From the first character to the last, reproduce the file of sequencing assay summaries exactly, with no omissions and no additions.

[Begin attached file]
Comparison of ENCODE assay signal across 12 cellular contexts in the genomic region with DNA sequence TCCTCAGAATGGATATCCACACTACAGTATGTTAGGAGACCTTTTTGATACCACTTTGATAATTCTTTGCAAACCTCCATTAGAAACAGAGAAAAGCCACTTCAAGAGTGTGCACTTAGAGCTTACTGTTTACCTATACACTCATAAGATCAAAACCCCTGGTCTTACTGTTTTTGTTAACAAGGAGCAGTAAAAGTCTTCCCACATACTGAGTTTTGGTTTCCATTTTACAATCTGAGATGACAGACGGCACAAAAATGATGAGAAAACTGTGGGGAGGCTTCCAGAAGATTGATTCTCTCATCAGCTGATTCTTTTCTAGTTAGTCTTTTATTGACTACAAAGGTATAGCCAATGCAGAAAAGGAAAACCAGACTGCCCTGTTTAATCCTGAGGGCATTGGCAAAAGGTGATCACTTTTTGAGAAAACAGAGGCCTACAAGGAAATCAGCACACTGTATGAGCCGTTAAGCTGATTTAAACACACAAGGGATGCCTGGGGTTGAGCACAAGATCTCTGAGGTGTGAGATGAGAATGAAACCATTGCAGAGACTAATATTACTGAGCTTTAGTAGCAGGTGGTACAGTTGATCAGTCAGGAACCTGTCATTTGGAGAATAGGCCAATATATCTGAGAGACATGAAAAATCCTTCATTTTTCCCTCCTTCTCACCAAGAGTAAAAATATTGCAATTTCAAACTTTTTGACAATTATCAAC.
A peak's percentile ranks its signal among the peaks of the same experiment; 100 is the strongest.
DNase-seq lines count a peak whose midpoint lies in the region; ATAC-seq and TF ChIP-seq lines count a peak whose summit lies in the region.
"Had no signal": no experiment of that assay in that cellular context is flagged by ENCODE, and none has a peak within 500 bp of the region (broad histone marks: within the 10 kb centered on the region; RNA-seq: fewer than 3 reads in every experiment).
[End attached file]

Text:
Comparison of ENCODE assay signal across 12 cellular contexts in the genomic region with DNA sequence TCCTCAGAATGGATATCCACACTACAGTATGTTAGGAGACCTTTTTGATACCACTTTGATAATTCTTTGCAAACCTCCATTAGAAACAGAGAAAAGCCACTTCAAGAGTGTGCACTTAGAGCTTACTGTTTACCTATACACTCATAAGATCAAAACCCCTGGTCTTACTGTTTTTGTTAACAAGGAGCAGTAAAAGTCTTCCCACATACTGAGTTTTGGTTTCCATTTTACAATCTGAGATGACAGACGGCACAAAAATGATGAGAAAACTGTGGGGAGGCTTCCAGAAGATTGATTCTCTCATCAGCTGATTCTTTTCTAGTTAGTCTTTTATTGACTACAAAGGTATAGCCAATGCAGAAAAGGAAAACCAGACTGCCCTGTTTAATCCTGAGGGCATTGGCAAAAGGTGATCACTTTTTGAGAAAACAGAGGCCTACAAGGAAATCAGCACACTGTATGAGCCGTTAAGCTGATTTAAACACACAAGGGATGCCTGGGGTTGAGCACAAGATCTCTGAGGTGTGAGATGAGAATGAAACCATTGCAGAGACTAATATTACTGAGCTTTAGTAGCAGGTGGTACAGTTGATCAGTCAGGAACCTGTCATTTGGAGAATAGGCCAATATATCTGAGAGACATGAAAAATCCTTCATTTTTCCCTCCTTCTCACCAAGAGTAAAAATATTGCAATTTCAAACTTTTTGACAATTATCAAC.
A peak's percentile ranks its signal among the peaks of the same experiment; 100 is the strongest.
DNase-seq lines count a peak whose midpoint lies in the region; ATAC-seq and TF ChIP-seq lines count a peak whose summit lies in the region.
"Had no signal": no experiment of that assay in that cellular context is flagged by ENCODE, and none has a peak within 500 bp of the region (broad histone marks: within the 10 kb centered on the region; RNA-seq: fewer than 3 reads in every experiment).